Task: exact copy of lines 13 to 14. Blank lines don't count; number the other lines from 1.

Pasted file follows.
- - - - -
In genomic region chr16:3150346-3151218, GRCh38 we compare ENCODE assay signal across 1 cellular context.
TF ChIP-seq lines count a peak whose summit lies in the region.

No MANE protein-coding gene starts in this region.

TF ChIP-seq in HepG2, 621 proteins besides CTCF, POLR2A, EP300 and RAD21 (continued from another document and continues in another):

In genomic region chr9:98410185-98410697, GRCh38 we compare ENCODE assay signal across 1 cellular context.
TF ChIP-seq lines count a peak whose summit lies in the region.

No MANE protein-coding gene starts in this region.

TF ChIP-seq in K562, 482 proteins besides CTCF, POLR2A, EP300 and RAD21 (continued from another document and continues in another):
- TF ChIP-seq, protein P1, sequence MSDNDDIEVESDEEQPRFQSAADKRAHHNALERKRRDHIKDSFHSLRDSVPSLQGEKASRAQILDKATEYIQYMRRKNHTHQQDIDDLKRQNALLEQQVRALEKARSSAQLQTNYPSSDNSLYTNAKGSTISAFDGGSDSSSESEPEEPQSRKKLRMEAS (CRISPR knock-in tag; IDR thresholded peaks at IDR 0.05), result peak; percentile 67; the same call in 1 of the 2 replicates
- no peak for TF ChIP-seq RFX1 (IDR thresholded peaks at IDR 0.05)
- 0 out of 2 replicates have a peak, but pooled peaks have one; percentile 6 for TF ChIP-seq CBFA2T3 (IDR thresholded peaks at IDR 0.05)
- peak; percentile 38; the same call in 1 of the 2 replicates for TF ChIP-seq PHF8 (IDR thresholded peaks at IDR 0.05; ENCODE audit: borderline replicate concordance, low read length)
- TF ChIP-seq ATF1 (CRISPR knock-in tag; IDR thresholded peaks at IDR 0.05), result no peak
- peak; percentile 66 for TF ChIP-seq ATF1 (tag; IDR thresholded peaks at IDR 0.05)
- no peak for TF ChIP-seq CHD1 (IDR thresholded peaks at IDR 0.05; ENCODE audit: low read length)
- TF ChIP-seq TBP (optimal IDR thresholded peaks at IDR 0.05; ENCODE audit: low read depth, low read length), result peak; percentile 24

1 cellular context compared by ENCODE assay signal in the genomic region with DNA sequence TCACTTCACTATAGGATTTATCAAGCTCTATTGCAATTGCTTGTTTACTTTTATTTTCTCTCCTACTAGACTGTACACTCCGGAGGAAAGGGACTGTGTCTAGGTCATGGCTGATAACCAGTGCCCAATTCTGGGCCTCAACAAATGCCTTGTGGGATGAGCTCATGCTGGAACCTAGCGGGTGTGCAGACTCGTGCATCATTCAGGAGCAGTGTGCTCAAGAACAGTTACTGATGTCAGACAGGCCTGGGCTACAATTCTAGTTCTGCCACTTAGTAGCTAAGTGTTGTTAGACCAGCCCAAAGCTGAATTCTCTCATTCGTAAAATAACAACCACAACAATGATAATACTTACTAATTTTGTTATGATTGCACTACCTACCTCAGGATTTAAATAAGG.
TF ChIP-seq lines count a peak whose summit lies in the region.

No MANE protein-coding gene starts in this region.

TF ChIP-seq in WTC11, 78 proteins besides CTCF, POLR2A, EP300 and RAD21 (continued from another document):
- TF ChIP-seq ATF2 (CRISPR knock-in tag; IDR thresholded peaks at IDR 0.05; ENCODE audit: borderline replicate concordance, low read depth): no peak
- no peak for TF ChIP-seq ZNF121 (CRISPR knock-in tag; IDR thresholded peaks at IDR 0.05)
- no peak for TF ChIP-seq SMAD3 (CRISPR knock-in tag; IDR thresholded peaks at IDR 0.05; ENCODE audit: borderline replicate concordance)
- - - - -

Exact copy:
- TF ChIP-seq ATF1 (CRISPR knock-in tag; IDR thresholded peaks at IDR 0.05), result no peak
- peak; percentile 66 for TF ChIP-seq ATF1 (tag; IDR thresholded peaks at IDR 0.05)